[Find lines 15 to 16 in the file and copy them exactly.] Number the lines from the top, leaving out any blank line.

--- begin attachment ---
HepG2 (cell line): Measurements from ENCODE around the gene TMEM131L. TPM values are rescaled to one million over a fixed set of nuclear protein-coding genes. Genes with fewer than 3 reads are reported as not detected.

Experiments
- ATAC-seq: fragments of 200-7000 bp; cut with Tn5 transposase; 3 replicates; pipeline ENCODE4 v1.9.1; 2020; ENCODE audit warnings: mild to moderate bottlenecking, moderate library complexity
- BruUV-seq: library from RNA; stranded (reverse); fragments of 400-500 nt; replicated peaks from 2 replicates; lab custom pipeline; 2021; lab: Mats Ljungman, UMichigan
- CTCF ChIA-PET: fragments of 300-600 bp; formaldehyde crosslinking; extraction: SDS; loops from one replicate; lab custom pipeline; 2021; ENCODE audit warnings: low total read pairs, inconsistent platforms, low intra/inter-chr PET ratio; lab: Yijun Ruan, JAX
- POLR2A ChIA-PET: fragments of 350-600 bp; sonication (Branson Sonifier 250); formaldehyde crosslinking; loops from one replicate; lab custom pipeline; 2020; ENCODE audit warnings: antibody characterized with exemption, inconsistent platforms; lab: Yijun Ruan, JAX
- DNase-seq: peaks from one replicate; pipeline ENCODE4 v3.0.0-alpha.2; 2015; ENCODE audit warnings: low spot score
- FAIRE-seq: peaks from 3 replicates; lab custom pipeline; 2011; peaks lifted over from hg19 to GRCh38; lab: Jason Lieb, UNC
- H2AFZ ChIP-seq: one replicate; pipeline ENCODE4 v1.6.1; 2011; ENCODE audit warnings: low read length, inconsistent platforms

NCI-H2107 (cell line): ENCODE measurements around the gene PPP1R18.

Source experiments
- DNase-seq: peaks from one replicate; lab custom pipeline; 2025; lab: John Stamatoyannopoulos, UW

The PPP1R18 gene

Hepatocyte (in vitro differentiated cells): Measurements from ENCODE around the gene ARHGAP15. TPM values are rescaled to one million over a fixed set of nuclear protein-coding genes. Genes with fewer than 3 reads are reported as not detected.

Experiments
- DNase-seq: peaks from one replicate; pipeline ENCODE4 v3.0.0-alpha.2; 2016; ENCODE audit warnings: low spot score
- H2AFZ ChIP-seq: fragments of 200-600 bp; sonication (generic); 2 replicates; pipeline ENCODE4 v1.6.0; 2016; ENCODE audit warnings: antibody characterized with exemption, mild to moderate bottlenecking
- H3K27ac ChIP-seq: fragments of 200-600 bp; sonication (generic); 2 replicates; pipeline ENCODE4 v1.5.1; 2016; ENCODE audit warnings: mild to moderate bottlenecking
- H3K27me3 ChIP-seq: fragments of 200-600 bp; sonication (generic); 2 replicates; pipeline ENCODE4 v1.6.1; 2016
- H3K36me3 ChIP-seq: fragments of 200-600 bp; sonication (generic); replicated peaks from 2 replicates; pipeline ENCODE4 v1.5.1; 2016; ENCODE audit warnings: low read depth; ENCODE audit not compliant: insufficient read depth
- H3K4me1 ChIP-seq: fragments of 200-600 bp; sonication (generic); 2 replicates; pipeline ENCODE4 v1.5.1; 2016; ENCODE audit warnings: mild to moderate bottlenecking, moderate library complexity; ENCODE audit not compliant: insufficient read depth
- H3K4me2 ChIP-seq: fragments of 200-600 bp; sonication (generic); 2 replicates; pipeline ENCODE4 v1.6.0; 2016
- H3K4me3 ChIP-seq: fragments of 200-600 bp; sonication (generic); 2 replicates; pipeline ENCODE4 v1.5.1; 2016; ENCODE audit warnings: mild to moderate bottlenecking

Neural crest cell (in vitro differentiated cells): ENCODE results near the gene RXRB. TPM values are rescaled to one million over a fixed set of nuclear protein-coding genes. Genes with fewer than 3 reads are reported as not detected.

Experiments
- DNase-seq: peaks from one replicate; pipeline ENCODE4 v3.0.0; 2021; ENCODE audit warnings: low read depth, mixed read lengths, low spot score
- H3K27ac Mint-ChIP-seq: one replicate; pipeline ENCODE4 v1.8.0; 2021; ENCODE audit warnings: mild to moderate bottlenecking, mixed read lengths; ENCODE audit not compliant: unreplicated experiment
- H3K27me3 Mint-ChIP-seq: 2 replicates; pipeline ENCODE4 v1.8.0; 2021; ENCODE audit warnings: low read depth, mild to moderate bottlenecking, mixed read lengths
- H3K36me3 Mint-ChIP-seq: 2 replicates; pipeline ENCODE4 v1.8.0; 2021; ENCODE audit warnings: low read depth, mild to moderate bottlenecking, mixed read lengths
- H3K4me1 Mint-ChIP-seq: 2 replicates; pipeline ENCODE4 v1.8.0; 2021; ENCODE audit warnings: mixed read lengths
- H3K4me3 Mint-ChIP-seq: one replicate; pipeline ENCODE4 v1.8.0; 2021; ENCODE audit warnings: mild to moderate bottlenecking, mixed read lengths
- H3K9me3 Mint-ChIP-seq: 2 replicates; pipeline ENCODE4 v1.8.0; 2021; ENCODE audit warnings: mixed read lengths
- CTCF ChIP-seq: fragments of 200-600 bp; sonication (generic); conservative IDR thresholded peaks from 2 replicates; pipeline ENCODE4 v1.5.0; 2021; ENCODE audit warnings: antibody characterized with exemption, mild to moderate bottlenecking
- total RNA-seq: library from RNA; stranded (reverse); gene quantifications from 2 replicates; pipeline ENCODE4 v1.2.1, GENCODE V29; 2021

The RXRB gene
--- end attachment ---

Experiments
- DNase-seq: peaks from one replicate; pipeline ENCODE4 v3.0.0-alpha.2; 2016; ENCODE audit warnings: low spot score